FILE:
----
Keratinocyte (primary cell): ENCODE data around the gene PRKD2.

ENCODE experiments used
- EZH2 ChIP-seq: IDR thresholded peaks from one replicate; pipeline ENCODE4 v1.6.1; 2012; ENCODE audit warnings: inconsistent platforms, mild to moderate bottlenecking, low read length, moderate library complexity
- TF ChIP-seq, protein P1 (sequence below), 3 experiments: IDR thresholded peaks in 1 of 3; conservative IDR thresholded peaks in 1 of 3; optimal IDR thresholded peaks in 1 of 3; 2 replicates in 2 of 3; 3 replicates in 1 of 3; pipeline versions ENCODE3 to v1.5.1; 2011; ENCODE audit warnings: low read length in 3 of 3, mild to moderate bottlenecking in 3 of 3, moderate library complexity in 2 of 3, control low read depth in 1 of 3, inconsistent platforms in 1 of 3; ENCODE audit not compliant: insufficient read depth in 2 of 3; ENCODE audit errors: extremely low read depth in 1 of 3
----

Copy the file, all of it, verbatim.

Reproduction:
Keratinocyte (primary cell): ENCODE data around the gene PRKD2.

ENCODE experiments used
- EZH2 ChIP-seq: IDR thresholded peaks from one replicate; pipeline ENCODE4 v1.6.1; 2012; ENCODE audit warnings: inconsistent platforms, mild to moderate bottlenecking, low read length, moderate library complexity
- TF ChIP-seq, protein P1 (sequence below), 3 experiments: IDR thresholded peaks in 1 of 3; conservative IDR thresholded peaks in 1 of 3; optimal IDR thresholded peaks in 1 of 3; 2 replicates in 2 of 3; 3 replicates in 1 of 3; pipeline versions ENCODE3 to v1.5.1; 2011; ENCODE audit warnings: low read length in 3 of 3, mild to moderate bottlenecking in 3 of 3, moderate library complexity in 2 of 3, control low read depth in 1 of 3, inconsistent platforms in 1 of 3; ENCODE audit not compliant: insufficient read depth in 2 of 3; ENCODE audit errors: extremely low read depth in 1 of 3